In April 2017, Refuel Our Future held a sit-in for fossil fuel divestment.
After soliciting feedback from concerned student groups, the University released a revised version of its suggested guidelines for free expression on Jan. 29.
According to administrators, the new guidelines are designed to clarify the University’s support for free speech and provide resources to those who are planning protests. While many students feel that the language of the revised guidelines is less restrictive than that of the previous version, they are still unsatisfied and see them as a way for the University to obstruct student activism.
For senior Atlas Elawad, president of Refuel Our Future (Refuel), demonstrations have been one of the most effective tools in the organization’s fight for the University to divest from the fossil fuel industry. Elawad believes their protests led to the University’s decision to divest from thermal coal companies.
Like other student leaders, Elawad said that the guidelines infringe on students’ right to free speech and may prevent them from speaking out on important issues.
“Increased administrative involvement in these kinds of matters always results in restricted student voices and restricted expression,” he said.
After the University released their first draft of the guidelines in April 2017, several student organizations, including Refuel, published an op-ed in The News-Letter outlining their concerns. During the fall 2017 semester, administrators reached out to those organizations, which included Refuel, Students for a Democratic Society (SDS) and the Sexual Assault Resource Unit (SARU), in order to solicit input on the guidelines during the revision process.
According to Vice Provost Kevin Shollenberger, the version of the guidelines released in April was intended to be a draft but was prematurely circulated among students.
The first draft of the guidelines gave the University the ability to restrict the “time, place and manner” of protests. Students were encouraged to reach out to the Office of the Dean of Student Life prior to planning protests or demonstrations. The guidelines also said students “should” reserve spaces in advance to avoid conflict with other planned events.
Many students were concerned that these and other aspects of the guidelines infringed on their right to free expression.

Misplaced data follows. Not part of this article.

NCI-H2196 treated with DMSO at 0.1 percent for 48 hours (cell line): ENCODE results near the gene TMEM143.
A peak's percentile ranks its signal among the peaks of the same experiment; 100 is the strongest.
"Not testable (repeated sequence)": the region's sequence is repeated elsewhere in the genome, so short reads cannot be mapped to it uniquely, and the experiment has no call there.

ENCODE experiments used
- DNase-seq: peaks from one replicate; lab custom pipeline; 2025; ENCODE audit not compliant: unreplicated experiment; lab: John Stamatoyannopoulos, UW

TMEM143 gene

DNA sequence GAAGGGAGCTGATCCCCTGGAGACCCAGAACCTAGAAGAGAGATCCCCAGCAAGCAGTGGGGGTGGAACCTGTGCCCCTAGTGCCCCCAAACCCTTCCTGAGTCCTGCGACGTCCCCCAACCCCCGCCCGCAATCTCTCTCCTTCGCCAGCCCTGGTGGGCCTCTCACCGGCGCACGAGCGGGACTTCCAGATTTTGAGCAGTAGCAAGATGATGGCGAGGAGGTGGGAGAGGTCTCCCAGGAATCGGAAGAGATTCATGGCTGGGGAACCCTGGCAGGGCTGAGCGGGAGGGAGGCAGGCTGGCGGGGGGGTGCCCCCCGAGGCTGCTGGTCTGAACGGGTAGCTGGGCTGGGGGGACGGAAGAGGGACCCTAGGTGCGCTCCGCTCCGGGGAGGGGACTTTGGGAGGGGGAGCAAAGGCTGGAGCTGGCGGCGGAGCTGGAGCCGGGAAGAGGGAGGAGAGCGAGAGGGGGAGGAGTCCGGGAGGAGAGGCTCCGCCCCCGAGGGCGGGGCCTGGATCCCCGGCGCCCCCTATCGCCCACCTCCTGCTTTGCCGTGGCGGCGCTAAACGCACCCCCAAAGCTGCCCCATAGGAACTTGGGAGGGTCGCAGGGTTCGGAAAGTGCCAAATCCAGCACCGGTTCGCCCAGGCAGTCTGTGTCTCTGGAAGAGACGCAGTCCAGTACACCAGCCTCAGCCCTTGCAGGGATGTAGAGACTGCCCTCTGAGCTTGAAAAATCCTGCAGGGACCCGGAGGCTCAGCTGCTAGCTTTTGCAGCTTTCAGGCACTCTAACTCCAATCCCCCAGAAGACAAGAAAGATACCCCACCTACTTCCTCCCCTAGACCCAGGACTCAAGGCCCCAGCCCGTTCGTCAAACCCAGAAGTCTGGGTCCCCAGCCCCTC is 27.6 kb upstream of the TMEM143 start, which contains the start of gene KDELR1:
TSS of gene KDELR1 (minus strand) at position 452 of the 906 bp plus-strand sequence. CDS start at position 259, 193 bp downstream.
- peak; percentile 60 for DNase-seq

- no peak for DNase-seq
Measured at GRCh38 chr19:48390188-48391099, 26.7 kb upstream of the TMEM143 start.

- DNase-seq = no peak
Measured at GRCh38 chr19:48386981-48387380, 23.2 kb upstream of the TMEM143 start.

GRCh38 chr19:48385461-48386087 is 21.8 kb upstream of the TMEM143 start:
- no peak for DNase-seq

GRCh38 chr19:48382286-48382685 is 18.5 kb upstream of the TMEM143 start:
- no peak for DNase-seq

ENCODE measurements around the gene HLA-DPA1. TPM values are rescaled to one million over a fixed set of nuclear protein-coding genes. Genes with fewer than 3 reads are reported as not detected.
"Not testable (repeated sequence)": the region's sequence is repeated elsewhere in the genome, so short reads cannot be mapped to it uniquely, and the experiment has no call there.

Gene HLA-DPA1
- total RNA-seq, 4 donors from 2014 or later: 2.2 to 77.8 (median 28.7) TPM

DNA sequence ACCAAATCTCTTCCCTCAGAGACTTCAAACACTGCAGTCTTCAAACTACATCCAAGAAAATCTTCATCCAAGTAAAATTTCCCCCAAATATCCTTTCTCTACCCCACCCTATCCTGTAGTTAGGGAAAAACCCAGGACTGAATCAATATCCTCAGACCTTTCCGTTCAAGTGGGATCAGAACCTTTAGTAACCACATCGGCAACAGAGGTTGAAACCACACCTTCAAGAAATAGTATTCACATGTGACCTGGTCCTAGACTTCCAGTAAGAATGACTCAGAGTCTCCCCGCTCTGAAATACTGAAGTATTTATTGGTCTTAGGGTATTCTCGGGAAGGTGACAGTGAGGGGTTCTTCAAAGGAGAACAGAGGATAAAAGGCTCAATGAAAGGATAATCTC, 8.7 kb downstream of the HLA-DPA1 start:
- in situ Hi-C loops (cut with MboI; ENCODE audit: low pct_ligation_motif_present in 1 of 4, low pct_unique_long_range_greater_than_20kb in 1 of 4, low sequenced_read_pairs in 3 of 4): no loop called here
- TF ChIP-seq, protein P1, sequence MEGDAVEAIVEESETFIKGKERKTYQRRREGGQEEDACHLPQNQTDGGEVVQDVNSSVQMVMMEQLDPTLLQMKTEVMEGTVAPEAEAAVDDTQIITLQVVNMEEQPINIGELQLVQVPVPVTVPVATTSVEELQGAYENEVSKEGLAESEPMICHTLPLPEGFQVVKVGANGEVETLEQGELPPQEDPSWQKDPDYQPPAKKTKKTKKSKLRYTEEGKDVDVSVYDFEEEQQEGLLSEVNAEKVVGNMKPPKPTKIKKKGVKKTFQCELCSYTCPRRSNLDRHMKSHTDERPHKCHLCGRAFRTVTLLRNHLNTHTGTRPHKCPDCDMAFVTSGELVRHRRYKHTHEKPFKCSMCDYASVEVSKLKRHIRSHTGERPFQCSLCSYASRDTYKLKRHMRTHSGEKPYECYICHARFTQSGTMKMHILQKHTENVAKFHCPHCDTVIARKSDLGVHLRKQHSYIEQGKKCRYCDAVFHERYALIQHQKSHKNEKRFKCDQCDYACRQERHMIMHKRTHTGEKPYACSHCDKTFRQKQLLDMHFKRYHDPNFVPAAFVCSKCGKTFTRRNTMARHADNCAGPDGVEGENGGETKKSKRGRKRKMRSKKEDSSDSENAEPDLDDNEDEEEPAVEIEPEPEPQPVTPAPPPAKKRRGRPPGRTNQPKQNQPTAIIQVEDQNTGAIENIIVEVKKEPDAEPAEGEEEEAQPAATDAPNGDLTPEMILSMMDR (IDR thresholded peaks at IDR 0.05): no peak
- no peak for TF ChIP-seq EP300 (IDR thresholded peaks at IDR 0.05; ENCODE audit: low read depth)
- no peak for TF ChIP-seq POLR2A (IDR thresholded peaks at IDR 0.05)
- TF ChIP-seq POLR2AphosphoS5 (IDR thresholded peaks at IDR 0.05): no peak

Shollenberger helped to facilitate discussions in order to hear and respond to the specific issues students found with the guidelines.
“Students responded to the idea that they had to register their protest or demonstration and that [it] seemed kind of counterintuitive, especially if they were protesting against a University policy,” Shollenberger said. “We certainly encourage students to work with our office if they want to do a protest or demonstration but it is not required.”
Senior Alizay Jalisi, the president of Hopkins Feminists, was invited by administrators to share her thoughts on the free expression guidelines. As the leader of a group that holds demonstrations, Jalisi believes it is vital for students to have the power to organize.
“I appreciate the guidelines stating that while the administration supports free speech and expression, it is also committed to having a safe environment,” she said.
However, she does not agree with certain guidelines, such as ones stating that students may not disrupt buildings by blocking entrances.
“Expecting students to have a certain kind of protest, that doesn’t take up space and doesn’t interrupt anyone else’s daily routine is kind of ridiculous and counterintuitive to the idea that a protest or demonstration is supposed to be a disruption,” she said.
Shollenberger emphasized that administrators are open to discourse on campus and want students to feel supported in their endeavors, while at the same time ensuring that all individuals are safe.
“We’ve had a number of protests last year where students came into Garland Hall. We allowed that to happen,” Shollenberger said. “Where we would intervene is if students tried to shut down a lecture or a class.”